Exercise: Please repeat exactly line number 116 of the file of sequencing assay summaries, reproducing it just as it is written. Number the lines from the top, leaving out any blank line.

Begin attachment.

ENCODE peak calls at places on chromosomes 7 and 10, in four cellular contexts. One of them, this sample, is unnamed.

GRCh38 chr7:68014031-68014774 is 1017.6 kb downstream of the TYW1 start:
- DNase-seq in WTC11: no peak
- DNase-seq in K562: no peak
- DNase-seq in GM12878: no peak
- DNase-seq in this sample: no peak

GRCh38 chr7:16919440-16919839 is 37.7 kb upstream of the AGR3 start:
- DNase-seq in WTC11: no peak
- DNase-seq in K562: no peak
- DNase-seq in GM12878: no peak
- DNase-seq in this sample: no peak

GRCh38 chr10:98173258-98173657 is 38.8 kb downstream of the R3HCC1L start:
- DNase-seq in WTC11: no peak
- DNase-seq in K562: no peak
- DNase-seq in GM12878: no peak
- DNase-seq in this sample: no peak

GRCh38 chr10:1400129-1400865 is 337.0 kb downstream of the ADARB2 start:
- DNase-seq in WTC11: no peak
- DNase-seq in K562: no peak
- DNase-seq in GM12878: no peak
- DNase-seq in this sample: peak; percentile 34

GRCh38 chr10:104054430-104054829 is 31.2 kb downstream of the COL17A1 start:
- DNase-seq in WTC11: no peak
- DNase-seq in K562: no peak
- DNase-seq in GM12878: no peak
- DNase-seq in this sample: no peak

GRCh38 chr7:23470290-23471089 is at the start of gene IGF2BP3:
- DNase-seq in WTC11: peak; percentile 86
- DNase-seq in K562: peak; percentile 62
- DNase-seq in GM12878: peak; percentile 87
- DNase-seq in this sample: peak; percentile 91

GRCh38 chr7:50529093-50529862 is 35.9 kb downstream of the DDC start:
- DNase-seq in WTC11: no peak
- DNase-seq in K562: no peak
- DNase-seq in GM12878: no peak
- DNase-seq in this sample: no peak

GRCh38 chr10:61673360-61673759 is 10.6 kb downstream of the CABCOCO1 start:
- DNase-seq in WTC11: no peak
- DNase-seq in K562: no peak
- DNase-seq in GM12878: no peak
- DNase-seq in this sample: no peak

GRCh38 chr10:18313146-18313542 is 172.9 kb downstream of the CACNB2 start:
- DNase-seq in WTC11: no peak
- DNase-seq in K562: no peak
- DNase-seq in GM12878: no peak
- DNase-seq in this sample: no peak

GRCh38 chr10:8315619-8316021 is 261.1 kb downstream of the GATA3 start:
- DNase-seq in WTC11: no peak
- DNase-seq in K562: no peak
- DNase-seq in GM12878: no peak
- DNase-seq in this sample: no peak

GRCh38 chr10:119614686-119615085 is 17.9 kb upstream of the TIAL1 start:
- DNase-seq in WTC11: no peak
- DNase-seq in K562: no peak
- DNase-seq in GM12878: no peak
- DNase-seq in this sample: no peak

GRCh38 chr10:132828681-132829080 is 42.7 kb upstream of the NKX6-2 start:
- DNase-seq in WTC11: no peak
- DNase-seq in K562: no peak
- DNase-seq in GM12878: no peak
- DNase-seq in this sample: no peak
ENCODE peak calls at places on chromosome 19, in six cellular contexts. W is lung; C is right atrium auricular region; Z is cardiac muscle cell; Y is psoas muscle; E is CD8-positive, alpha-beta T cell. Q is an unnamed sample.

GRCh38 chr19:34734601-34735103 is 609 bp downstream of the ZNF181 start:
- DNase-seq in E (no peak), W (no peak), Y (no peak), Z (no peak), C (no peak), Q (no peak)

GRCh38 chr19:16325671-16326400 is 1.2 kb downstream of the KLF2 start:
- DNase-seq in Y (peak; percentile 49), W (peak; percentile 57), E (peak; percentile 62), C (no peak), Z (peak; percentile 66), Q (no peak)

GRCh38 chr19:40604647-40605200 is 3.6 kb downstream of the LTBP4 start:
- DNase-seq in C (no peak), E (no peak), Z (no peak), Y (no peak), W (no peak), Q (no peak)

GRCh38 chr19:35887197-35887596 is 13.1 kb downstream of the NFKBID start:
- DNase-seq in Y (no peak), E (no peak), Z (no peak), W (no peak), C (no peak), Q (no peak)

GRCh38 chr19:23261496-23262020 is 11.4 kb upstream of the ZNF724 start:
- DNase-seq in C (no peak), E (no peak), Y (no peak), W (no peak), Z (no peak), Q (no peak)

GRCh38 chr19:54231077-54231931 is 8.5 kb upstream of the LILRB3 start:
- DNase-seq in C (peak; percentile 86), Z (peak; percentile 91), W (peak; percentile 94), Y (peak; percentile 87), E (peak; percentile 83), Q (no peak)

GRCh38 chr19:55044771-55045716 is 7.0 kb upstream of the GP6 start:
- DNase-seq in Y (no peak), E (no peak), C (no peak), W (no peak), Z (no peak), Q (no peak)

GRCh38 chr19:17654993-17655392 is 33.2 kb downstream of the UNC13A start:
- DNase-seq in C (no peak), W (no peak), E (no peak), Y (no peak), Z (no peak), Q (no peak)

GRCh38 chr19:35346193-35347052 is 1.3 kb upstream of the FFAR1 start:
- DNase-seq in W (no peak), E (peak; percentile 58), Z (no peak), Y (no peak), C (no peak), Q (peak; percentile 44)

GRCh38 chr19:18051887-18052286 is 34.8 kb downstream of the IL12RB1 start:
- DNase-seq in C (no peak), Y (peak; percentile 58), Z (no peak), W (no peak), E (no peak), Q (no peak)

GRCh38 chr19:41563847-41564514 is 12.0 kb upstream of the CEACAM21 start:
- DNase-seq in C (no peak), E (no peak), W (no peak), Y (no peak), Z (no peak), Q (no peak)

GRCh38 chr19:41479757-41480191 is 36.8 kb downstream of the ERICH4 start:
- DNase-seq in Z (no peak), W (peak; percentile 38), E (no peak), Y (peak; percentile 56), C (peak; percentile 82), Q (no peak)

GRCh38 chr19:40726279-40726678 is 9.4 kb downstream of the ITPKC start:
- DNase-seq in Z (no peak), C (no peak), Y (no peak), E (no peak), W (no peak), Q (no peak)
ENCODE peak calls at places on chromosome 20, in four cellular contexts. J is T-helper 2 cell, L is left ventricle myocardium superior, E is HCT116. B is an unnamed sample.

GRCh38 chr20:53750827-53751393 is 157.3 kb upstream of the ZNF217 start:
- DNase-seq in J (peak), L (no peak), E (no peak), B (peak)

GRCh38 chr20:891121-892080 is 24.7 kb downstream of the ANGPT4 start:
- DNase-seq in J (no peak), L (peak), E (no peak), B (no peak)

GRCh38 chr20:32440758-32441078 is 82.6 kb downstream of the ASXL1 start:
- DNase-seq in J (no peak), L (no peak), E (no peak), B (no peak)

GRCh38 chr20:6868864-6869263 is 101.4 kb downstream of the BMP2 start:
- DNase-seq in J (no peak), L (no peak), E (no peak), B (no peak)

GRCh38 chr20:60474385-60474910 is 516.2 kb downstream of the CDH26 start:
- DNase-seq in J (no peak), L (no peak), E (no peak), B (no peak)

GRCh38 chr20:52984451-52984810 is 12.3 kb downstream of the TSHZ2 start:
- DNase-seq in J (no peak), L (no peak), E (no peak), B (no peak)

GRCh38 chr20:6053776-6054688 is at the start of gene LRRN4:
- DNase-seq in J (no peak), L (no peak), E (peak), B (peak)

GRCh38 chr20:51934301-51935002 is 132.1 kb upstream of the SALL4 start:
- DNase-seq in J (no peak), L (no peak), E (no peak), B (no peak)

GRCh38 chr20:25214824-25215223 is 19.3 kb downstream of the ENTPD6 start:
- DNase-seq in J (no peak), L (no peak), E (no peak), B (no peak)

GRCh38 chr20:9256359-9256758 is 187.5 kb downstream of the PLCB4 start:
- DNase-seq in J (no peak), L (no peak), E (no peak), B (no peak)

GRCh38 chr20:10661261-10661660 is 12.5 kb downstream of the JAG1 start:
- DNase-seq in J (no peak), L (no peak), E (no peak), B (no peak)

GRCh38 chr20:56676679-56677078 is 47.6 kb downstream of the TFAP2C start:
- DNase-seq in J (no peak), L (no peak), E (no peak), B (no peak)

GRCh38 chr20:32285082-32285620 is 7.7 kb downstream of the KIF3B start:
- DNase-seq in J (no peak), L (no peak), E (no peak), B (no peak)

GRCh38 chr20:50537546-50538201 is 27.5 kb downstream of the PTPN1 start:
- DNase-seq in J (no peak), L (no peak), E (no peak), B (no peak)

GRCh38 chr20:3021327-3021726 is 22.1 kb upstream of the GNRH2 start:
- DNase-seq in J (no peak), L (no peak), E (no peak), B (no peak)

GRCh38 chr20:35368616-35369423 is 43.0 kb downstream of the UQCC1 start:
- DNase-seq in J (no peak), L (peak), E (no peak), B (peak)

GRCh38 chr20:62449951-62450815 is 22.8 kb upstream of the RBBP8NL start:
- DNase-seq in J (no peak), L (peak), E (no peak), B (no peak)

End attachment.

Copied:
GRCh38 chr20:50537546-50538201 is 27.5 kb downstream of the PTPN1 start: